vakabaka and theANMATOR2b like this.
  6. theANMATOR2b

    theANMATOR2b

    Joined:
    Jul 12, 2014
    Posts:
    7,781
    If this was a task I had to do I think I'd look into using any package that supported IK (inverse kinematics) and bones.
    Not sure if Animate has bone and IK ability. Without these tools - straight hierarchy rigging (FK) would be torturous for animating - unless the animation was of something floaty - like a fish or flying cockatrice, even then IK would be a very helpful tool to accomplish quality animations.
    I'm not up to speed on traditional (none bone based) sprite animations - so I can't make any suggestion on that style.
     
    vakabaka and aer0ace like this.
  7. jackhearts

    jackhearts

    Joined:
    Apr 5, 2013
    Posts:
    103
    Just an fyi, Animate/flash has had bone rigging and ik for a long time (it briefly disappeared a few years back for some reason). There's a ton of advanced features like ik constraints, paths, guides, ghosting, deforming, etc, etc for animating. You won't be left wanting for much if animating vector art. It's right up there with harmony. Although tailored for professional animations there's nothing stopping you exporting a character animation to unity as a sprite sheet.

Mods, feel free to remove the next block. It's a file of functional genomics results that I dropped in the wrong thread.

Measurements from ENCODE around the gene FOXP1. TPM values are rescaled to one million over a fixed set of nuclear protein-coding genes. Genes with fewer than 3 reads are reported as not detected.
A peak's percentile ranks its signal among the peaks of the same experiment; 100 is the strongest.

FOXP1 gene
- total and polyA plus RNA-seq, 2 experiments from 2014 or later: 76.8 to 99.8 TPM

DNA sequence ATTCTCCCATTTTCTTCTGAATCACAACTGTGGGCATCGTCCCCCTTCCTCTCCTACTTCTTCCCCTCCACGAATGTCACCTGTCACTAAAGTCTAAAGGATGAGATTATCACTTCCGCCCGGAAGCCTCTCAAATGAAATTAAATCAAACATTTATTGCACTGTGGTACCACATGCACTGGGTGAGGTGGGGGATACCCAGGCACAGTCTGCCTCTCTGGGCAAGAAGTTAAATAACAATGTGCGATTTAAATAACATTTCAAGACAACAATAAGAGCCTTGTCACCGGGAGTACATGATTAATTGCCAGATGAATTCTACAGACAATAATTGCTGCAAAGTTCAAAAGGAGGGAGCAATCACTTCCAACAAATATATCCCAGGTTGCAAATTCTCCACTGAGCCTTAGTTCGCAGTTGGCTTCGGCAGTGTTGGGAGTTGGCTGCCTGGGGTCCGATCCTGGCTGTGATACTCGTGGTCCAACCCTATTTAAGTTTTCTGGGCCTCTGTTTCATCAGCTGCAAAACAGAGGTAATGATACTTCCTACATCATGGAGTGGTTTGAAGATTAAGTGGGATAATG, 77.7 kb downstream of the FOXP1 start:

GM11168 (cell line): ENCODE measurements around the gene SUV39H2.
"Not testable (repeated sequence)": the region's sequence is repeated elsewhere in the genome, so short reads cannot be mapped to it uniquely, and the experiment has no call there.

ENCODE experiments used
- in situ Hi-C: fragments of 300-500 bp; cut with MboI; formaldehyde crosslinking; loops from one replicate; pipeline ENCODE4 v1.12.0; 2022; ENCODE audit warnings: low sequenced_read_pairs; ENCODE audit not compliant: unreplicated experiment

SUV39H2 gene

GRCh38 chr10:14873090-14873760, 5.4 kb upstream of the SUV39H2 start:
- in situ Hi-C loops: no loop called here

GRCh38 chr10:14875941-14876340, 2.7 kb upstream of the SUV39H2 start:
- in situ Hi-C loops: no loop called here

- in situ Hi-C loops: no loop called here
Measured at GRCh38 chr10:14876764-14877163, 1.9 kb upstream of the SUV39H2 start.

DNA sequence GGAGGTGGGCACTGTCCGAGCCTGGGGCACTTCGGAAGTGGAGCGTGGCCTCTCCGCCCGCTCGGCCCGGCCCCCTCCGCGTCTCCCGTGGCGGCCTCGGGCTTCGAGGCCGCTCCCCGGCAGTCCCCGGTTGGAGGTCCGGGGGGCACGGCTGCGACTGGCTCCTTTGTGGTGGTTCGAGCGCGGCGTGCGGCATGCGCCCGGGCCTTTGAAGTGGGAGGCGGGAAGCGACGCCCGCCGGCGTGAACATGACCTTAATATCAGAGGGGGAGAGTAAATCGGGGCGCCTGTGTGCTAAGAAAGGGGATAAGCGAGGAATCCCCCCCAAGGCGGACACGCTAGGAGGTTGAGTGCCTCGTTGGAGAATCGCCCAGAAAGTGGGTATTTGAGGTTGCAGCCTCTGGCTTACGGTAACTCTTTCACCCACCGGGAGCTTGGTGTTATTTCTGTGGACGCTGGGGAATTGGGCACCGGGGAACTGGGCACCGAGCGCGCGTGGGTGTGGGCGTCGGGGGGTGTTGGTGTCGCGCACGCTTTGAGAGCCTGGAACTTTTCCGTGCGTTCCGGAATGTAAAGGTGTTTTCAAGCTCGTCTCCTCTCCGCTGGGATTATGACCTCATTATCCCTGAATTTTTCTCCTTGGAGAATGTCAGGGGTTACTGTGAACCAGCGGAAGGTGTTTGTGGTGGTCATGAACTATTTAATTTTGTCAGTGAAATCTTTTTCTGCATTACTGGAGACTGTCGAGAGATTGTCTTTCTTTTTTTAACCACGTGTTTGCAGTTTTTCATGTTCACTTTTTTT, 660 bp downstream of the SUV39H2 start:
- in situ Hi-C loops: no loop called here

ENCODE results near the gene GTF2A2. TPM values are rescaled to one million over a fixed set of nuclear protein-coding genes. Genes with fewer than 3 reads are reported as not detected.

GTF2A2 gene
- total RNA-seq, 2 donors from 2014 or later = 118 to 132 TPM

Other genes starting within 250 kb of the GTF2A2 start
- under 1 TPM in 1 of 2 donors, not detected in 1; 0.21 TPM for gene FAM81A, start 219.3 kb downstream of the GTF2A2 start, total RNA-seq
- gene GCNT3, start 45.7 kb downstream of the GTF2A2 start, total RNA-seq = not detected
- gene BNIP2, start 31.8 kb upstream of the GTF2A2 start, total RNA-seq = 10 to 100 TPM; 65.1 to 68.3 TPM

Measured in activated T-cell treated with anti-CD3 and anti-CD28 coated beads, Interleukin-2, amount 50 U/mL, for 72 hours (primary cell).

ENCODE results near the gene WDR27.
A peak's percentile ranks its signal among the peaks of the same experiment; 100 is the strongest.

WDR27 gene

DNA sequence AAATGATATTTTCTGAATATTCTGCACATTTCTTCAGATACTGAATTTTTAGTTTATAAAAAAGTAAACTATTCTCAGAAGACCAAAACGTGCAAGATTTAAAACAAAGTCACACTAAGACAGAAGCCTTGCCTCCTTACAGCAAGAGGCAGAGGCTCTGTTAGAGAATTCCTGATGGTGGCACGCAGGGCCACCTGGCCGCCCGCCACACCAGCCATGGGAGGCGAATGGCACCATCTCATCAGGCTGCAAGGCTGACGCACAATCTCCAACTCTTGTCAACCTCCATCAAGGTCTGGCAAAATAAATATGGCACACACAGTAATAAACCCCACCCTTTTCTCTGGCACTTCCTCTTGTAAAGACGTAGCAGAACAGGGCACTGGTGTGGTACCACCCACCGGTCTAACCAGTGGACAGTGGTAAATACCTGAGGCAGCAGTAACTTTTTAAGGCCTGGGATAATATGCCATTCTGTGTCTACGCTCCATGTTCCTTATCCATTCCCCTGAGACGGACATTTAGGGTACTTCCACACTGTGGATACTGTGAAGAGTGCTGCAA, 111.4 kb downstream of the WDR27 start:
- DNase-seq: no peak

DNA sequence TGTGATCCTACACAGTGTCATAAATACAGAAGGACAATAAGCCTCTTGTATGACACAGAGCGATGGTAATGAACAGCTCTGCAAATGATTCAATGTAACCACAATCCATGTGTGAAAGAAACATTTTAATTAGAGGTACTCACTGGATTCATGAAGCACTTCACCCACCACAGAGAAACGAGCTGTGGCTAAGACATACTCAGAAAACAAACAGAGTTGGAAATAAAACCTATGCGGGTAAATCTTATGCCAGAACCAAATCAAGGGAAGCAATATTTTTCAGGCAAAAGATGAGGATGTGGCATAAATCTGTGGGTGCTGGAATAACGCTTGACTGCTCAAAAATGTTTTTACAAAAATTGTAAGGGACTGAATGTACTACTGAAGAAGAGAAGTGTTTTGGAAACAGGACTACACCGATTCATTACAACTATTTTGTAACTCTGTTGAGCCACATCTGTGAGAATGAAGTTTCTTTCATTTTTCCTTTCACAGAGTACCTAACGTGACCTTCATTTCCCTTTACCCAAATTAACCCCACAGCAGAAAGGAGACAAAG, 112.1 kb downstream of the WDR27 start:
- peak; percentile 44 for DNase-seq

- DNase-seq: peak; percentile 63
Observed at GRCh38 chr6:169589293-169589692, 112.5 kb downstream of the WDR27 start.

On the flip side programs like spine and spriter are specifically focused on 2d animations for games. Saving poses, swapping out sprites, binding sprites to bones, reuse animations between characters, simplified tools, etc are more useful for games animations. They also have runtimes for unity so you can dynamically animate the various pieces within unity if you wanted to.
     
    theANMATOR2b likes this.
  8. jeffreyschoch

    jeffreyschoch

    Joined:
    Jan 21, 2015
    Posts:
    2,647
    Currently my team is using GAF to convert SWF to Unity assets. Takes a bit of work to integrate GAF prefabs into your workflow but they work fine and save a lot of texture memory because it will recreate tweens procedurally instead of using a frame-by-frame animation.
     
  9. furroy

    furroy

    Joined:
    Feb 24, 2017
    Posts:
    93
    Some things I've animated in flash, export as a movie, saving as a png sequence into a folder, then use TexturePacker to convert this into a sprite sheet. TexturePacker has a free tool in the Asset store which will then auto import this into Unity.